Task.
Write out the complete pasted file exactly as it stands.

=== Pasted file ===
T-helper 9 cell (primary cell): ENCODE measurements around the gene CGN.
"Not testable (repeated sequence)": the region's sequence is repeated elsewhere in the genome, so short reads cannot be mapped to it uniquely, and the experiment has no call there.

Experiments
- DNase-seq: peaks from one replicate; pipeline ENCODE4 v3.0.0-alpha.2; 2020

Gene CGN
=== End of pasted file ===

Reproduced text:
T-helper 9 cell (primary cell): ENCODE measurements around the gene CGN.
"Not testable (repeated sequence)": the region's sequence is repeated elsewhere in the genome, so short reads cannot be mapped to it uniquely, and the experiment has no call there.

Experiments
- DNase-seq: peaks from one replicate; pipeline ENCODE4 v3.0.0-alpha.2; 2020

Gene CGN